How to Really Listen to Your Child
There’s no question that the middle school and high school years are tough. Social challenges follow kids home on their phones; academic pressure can be intense; and scary issues such as gun violence are all over the news. You might talk with your child about their feelings—but are you really listening?
You may be surprised to know that a lot of middle schoolers don’t confide in their parents—and they don’t think their parents are listening when they do. One middle schooler in a Children’s Healthcare of Atlanta focus group wished their parents would start “listening to my thoughts and feelings instead of interrupting and saying it’s not that big of a deal.” Another said, “I want them to listen to what I’m saying, not just tell me to suck it up and say ‘you’re fine.’”
When your child is ready to talk, here’s how to give them the attention they need.
Engage in active listening
It’s important to show your child that you are listening so that they feel heard:
- Put your phone down and make eye contact.
- Take the conversation slowly, letting your child’s words sink in.
- Offer what’s called a “reflection statement.” Repeat back exactly what your child said without twisting or trying to interpret their words. This shows you are paying attention.
- Try not to downplay your child's concerns. Instead of, “Oh, you’ll do fine on that test,” say, “You sound stressed about your test. Math is really hard. What can I do to help?”
- Above all, don’t judge. “If you’re reflecting back what you hear, it doesn’t necessarily mean you agree or you like it,” says Jody Baumstein, a licensed therapist with Children’s Healthcare of Atlanta Strong4Life. “You are trying to develop a sense of empathy so your child can walk away knowing, ‘My parent understood where I am coming from.’”
Being an active listener doesn’t mean you can’t talk yourself, but being patient and present shows your child that you really care what they have to say.
Pay attention to nonverbal communication
Even when kids don’t want to talk, parents can still “listen.” Watch out for these types of nonverbal communication:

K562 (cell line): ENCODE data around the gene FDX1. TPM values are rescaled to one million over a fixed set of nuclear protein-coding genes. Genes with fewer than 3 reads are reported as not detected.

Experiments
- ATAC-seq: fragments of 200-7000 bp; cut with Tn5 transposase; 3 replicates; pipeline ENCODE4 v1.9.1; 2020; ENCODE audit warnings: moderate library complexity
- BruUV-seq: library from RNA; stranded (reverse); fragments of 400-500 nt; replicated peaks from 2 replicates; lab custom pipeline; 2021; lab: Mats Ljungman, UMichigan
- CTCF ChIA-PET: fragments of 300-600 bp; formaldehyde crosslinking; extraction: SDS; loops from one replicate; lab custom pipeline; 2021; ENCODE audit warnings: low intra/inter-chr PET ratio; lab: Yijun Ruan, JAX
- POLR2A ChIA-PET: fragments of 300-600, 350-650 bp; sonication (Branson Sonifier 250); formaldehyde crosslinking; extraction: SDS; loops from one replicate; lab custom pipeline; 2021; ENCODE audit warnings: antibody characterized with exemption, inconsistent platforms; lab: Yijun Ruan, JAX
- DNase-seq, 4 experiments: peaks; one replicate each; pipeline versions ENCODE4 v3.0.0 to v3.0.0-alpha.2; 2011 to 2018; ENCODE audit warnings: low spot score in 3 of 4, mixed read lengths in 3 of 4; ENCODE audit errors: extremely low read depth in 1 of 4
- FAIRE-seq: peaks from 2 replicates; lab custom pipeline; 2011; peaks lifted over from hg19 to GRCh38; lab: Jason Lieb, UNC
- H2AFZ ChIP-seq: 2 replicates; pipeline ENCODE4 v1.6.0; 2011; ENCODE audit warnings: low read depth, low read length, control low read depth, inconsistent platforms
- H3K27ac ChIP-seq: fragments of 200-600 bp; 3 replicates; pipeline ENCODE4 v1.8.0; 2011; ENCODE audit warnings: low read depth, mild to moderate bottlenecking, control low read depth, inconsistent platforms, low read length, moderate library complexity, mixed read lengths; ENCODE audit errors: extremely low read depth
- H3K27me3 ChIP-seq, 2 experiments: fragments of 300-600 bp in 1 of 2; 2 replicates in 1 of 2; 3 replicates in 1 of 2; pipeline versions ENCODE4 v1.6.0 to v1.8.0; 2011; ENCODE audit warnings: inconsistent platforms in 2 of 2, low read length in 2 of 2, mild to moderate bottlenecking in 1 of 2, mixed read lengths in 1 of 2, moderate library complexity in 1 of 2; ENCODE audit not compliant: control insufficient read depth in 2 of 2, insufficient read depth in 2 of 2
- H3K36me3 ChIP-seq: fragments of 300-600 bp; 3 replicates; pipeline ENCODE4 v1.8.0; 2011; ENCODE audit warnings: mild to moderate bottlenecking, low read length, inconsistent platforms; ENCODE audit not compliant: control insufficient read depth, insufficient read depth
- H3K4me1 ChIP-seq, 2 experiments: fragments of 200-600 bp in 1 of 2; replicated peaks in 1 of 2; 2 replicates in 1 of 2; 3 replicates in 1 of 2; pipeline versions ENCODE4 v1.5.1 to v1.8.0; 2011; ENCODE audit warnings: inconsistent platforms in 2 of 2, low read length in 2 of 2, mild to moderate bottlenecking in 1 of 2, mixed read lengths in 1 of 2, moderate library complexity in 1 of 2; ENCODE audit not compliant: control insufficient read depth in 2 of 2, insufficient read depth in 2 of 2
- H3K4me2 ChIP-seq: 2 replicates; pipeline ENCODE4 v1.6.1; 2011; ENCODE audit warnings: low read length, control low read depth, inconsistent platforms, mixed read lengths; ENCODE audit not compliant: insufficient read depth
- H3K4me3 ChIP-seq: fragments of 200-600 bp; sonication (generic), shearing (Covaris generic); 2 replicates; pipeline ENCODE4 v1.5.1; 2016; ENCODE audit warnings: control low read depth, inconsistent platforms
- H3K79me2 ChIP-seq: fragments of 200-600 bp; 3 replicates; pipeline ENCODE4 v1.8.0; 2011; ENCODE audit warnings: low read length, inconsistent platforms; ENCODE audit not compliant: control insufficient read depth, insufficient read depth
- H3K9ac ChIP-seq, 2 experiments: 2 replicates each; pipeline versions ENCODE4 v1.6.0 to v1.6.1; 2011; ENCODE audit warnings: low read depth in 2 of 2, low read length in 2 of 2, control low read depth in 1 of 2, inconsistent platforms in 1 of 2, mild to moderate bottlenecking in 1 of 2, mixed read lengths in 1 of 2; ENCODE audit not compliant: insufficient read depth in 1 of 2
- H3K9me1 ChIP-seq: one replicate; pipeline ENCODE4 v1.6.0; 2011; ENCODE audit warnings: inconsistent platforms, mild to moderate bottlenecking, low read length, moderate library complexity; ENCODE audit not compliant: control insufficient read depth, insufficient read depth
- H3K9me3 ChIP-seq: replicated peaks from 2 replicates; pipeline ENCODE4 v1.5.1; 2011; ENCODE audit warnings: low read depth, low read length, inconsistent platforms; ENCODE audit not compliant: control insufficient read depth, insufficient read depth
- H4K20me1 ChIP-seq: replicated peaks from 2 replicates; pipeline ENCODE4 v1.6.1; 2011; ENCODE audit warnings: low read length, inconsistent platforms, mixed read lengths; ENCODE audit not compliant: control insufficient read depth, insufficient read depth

- Withdrawal, such as hiding out in their room or avoiding activities they usually enjoy
- Tearfulness, extreme moodiness or other attitude changes
- Complaining of constant stomachaches or headaches, without a known medical cause
Don’t force your child to talk
How do you draw out kids who won’t talk? First off, “Don’t try to force them to talk to you. That can backfire and make them even more resistant. Instead, use other ways to get them to open up,” says Baumstein. Perhaps there’s another trusted adult—a coach or teacher—you can suggest they go to. Remind them there are lots of ways to express emotion, such as drawing, dancing, writing songs or journaling. Post a list of different coping skills where your child can see it.
“I always encourage parents to say, ‘When you’re ready to talk, I’m here. Of course if there’s a safety concern, it is important that we know,’” says licensed therapist Kathleen Hill. By letting your child know you’re there and being an active listener when they do want to talk, you’ll open the door for the next tough conversation.
If your child is open and ready to talk, it’s best to ask for permission before sharing your thoughts. Asking things like, “Would it be helpful if I shared some of my ideas to help with this?” allows your child to decide if they would like to work together with you to help problem-solve.
At the same time, asking your child how you can help is a great way to encourage independence while also supporting them. It is important to remember that once your child shares an idea of how you can be helpful, you should respect their wishes. Try not to overreact, and try not to overstep the boundaries that they shared. However, if your child is at a safety risk, let them know that you do have to take action to keep them safe.